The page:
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SBJ/March 20 - 26, 2006/This Weeks News
Cavs serve as launch pad for children’s game
Published March 20, 2006
Cleveland Cavaliers owner Dan Gilbert has taken a decidedly lower profile during his second season of NBA ownership, but the Quicken Loans entrepreneur is now actively leveraging the Cavs to launch his latest business venture: a children’s game.
“One of the reasons why we wanted to buy the Cavs is the benefit of using the tentacles of a major sports franchise as the vehicle to launch other kinds of businesses and help other businesses we are involved in,” said Gilbert, who last March bought the Cavaliers for $375 million.
Gilbert declined to disclose how much he has invested in his half share of Xeko, which was developed by Amy Tucker, a former marketing director of Gilbert’s Quicken Loans company. Part of the investment, however, is using the Cavaliers to launch and cross-promote the product via the team’s in-arena and media assets.
The game sells for $19.95. Gilbert is hoping Xeko will benefit from the popularity of the Japanese collectible card game Pokémon that was launched in 1996 and became a billion-dollar multimedia industry. Instead of selling collectible cards of monsters, though, Xeko focuses on wildlife and geography. Team officials said the game will be sold in various national retailers after its Sunday debut in Cleveland.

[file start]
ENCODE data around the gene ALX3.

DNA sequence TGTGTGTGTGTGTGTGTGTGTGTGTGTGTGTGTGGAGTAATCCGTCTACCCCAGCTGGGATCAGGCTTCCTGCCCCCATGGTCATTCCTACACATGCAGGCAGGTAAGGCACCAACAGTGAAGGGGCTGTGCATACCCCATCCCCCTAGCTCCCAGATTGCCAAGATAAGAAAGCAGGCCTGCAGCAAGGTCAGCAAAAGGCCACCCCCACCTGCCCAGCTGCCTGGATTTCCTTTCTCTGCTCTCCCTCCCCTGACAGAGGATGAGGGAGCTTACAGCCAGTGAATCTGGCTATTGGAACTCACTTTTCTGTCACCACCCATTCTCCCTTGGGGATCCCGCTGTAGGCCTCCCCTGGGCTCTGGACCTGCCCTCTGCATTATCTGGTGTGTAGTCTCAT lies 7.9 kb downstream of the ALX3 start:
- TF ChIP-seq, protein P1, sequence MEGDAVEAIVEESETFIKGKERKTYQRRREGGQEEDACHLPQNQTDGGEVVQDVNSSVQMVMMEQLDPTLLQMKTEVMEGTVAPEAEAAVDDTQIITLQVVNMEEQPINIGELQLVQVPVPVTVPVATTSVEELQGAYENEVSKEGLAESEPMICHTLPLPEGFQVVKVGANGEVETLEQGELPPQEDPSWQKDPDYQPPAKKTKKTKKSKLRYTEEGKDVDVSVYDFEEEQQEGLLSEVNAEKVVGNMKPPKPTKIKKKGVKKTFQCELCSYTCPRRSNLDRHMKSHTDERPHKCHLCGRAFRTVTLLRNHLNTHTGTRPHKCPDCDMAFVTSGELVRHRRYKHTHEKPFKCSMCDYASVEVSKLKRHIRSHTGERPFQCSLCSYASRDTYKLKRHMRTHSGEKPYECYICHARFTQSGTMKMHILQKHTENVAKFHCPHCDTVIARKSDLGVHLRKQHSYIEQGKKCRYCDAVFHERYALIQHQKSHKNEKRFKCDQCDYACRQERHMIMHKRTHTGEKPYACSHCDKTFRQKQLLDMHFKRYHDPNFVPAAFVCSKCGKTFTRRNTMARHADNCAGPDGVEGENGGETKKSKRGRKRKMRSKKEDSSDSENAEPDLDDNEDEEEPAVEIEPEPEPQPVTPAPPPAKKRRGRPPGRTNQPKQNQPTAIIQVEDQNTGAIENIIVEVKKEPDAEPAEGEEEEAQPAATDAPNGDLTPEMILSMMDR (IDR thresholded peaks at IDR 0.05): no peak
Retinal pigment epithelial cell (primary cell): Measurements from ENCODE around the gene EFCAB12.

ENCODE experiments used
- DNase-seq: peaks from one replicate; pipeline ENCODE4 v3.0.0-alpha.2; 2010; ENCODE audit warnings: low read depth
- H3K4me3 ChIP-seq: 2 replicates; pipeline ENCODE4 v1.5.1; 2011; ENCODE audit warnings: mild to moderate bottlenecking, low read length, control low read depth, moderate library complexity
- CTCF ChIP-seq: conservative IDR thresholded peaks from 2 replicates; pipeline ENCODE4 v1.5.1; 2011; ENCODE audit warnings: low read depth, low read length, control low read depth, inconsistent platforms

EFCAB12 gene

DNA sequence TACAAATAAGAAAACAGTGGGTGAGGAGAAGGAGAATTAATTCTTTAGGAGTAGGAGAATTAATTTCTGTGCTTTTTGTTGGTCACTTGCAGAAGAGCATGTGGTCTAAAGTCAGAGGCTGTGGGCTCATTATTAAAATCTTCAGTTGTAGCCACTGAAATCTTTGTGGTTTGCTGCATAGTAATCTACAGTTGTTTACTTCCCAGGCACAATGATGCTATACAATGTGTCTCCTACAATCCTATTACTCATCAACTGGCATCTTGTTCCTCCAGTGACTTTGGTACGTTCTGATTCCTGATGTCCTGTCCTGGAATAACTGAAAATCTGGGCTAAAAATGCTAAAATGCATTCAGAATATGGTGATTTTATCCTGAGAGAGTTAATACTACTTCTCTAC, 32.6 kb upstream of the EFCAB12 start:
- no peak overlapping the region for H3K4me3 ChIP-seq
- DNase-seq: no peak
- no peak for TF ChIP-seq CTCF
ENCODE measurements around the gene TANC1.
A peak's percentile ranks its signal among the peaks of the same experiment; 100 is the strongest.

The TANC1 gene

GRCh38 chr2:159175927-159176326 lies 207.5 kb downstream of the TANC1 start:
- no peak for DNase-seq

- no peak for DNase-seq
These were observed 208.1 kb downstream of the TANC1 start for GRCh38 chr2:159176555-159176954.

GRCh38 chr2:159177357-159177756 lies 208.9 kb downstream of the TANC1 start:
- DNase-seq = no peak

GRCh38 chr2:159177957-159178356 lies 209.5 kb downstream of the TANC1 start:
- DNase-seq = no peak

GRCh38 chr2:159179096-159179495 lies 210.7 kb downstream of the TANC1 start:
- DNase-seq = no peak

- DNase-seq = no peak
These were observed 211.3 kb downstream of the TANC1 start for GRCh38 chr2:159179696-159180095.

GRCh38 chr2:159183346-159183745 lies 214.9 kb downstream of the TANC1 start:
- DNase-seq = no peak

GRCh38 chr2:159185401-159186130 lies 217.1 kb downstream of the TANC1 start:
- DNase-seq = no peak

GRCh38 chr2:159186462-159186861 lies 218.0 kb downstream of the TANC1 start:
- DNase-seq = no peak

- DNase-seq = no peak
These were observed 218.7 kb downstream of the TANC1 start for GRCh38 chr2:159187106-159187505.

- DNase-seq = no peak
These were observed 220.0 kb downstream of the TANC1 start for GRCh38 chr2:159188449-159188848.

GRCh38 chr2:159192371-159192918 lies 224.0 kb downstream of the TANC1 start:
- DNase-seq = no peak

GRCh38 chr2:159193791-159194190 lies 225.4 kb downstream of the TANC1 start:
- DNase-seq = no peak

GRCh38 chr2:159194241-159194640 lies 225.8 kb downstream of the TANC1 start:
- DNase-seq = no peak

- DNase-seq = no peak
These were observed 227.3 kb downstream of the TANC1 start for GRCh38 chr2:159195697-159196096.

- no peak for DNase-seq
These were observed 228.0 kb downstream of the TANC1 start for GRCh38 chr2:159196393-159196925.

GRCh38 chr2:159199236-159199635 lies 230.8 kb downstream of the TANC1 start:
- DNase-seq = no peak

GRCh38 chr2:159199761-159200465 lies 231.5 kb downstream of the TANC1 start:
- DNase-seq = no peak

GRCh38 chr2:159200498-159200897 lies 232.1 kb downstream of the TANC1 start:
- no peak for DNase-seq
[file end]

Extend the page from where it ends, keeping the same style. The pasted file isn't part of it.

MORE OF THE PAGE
The Xeko launch centered on one of the team’s Cavaliers’ Kids Day promotions. The cross-promotional plan included a product giveaway at last Sunday’s game, scoreboard and LED signage, eight concourse Xeko promotional locations where kids can play the game, radio advertising during the game’s broadcast and a Xeko T-shirt giveaway. The team has not decided on any future Xeko promotions.
“Cavs fans will be the first kids in the world to get their hands on Xeko, and that’s a pretty cool treat to offer on Kids Day,” said Tracy Marek, vice president of marketing for the Cavaliers.
Gilbert said he will continue to use his franchise to promote other unspecified business interests under development. It’s a far different approach taken by Gilbert, who took a very public and controversial role with the franchise upon completing his purchase but has largely stayed in the background this season.
Since buying the franchise, Gilbert has hired a new coach (Mike Brown) and a new general manager (Danny Ferry). He has also renamed Gund Arena after his Quicken Loans financial services company and spent more than $10 million in arena improvements, including new seats, a new scoreboard and new LED boards.
“Last year, I was forced in a public role and it was by default because there was no face to the organization,” Gilbert said. “Now we got the right guys in the right spots.”